5. 5. Action Research Process Taken from ASCD (Sagor, 2000): 1. Selecting a focus 2. Clarifying theories 3. Identifying research questions 4. Collecting data 5. Analyzing data 6. Reporting results 7. Taking informed action
  6. 6. Step 1—Selecting a Focus • Selecting a focus begins with the teacher researcher or the team of action researchers asking: • What element(s) of our practice or what aspect of student learning do we wish to investigate?
  7. 7. Step 1—Selecting a Focus • Some areas for investigation in Action Research – Low student participation in class activities – Irregular attendance/tardiness in class – Students negative attitude towards mathematics and science – Low motivation of pupils to perform in the test – Non accomplishment of homework, assignment, or projects. – Students unruly behavior – Parents indifference in their child’s education – Non-observance of healthy or hygienic practices inside and outside of the school – Students ‘learning in a group work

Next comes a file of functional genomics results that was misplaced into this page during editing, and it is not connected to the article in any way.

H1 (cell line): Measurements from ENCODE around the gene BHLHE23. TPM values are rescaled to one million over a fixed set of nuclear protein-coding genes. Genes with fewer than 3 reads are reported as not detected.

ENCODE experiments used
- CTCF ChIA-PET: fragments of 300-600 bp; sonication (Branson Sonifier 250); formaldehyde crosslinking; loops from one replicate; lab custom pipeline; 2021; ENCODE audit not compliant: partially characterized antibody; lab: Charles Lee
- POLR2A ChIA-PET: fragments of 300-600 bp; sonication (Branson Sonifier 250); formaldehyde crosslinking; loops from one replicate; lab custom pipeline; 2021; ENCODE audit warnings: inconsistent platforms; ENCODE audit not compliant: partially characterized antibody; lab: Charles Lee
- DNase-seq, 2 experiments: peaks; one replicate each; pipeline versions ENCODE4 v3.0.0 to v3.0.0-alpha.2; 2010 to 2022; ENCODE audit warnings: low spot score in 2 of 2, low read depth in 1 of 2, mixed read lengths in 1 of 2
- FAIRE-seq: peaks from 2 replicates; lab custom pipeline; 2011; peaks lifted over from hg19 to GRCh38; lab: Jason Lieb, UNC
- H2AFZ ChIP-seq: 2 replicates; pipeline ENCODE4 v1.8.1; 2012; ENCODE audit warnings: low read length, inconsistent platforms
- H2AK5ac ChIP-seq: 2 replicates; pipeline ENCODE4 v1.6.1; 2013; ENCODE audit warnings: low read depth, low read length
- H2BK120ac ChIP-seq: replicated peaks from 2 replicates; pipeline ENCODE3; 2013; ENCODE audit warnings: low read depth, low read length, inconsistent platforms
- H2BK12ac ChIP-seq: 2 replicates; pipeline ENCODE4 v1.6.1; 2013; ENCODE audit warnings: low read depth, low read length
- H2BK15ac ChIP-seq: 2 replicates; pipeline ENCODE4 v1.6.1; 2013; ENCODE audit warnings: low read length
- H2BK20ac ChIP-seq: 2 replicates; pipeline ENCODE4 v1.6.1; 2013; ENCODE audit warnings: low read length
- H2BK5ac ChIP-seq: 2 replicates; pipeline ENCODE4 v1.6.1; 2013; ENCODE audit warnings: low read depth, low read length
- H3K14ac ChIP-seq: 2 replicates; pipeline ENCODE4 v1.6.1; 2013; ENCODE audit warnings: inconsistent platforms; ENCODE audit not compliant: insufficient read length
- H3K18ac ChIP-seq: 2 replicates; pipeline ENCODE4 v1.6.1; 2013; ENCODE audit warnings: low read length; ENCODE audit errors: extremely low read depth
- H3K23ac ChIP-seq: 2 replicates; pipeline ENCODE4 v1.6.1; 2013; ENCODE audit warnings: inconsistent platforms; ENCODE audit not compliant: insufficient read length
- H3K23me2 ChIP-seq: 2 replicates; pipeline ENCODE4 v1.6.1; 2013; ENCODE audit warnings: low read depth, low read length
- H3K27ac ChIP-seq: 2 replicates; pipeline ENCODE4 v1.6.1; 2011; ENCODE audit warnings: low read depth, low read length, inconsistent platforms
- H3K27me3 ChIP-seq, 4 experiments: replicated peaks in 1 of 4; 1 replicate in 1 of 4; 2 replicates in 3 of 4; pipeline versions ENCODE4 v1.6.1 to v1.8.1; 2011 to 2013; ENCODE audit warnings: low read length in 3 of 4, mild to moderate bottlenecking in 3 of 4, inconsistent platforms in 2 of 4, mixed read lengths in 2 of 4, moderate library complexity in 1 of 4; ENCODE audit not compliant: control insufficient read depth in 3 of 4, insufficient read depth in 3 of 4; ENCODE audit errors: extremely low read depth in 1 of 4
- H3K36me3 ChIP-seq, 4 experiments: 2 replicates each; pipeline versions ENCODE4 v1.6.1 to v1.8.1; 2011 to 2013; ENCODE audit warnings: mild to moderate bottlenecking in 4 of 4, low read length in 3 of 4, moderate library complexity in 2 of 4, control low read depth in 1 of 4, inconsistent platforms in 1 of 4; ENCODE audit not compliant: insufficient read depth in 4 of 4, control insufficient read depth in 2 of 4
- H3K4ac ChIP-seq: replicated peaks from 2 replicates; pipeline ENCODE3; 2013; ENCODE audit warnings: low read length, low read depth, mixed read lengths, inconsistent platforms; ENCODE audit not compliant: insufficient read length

8. 8. Step 2—Clarifying Theories • The second step involves identifying the values, beliefs, and theoretical perspectives the researchers hold relating to their focus. • Conduct search of literature reviews for the theory needed. • Example of theories: – Self-determination theory – Social cognitive theory – Zone of Proximal Development
  9. 9. Step 3—Identifying Research Questions • Generate a set of personally meaningful research questions to guide the inquiry. • Be specific with the Independent, dependent, mediating, moderating, and dependent variables (outcomes). – Effect of Project Based-Learning on students engagement. – Effect of feedback strategy on students spelling scores. – Effect of CORI on students motivation on reading. • The relationship among the variables needs to be explained and guided by the theory in step 2.